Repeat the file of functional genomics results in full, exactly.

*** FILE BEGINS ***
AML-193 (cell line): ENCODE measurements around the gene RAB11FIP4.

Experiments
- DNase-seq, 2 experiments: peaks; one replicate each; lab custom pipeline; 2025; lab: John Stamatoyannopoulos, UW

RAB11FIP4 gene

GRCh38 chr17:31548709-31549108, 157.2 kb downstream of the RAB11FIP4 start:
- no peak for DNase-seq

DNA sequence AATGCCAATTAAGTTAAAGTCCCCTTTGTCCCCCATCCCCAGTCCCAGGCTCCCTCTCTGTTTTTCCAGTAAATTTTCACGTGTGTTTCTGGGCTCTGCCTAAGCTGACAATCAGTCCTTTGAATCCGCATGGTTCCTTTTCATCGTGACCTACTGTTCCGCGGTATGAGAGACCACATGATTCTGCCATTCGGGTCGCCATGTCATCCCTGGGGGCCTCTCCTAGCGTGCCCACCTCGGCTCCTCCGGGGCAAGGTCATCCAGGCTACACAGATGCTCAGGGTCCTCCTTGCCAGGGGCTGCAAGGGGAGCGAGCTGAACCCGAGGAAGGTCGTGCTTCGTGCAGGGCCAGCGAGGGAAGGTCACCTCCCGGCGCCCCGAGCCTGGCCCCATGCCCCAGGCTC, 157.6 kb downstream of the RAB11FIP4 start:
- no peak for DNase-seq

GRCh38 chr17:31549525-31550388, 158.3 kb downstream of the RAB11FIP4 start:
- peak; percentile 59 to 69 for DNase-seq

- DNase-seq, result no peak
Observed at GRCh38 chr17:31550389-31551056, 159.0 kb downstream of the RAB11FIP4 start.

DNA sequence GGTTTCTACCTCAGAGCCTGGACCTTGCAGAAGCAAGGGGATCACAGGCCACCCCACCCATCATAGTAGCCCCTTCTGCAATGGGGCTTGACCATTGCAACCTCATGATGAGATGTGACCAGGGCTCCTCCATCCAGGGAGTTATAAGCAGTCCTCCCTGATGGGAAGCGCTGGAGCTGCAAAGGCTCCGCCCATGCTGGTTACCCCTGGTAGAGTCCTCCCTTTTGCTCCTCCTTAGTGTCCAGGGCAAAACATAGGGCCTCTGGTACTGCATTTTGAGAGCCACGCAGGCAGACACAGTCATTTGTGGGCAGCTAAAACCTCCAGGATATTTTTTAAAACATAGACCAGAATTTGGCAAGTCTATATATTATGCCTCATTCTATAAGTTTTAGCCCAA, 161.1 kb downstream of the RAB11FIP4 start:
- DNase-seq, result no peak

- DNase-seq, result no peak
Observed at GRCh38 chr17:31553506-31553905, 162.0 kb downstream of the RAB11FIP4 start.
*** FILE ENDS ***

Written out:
AML-193 (cell line): ENCODE measurements around the gene RAB11FIP4.

Experiments
- DNase-seq, 2 experiments: peaks; one replicate each; lab custom pipeline; 2025; lab: John Stamatoyannopoulos, UW

RAB11FIP4 gene

GRCh38 chr17:31548709-31549108, 157.2 kb downstream of the RAB11FIP4 start:
- no peak for DNase-seq

DNA sequence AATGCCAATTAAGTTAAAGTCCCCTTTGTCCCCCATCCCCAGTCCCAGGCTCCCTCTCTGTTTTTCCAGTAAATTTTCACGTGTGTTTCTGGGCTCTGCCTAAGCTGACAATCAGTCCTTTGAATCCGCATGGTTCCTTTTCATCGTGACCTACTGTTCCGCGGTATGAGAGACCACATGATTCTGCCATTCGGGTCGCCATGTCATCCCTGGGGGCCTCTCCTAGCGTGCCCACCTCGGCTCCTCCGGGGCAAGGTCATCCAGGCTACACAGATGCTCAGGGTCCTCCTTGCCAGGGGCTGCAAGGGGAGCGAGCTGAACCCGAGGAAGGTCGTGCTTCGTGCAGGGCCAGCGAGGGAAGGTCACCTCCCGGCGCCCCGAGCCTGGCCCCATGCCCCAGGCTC, 157.6 kb downstream of the RAB11FIP4 start:
- no peak for DNase-seq

GRCh38 chr17:31549525-31550388, 158.3 kb downstream of the RAB11FIP4 start:
- peak; percentile 59 to 69 for DNase-seq

- DNase-seq, result no peak
Observed at GRCh38 chr17:31550389-31551056, 159.0 kb downstream of the RAB11FIP4 start.

DNA sequence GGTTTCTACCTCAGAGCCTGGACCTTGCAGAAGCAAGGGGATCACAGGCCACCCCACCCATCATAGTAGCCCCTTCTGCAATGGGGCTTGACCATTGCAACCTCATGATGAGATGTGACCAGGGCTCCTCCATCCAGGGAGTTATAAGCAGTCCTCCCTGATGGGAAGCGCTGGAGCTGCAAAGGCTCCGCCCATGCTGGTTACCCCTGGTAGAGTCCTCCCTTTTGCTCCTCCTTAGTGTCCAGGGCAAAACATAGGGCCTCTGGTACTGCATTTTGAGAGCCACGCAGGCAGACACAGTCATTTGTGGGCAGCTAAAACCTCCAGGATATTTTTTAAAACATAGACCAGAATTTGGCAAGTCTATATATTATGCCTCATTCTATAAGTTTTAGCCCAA, 161.1 kb downstream of the RAB11FIP4 start:
- DNase-seq, result no peak

- DNase-seq, result no peak
Observed at GRCh38 chr17:31553506-31553905, 162.0 kb downstream of the RAB11FIP4 start.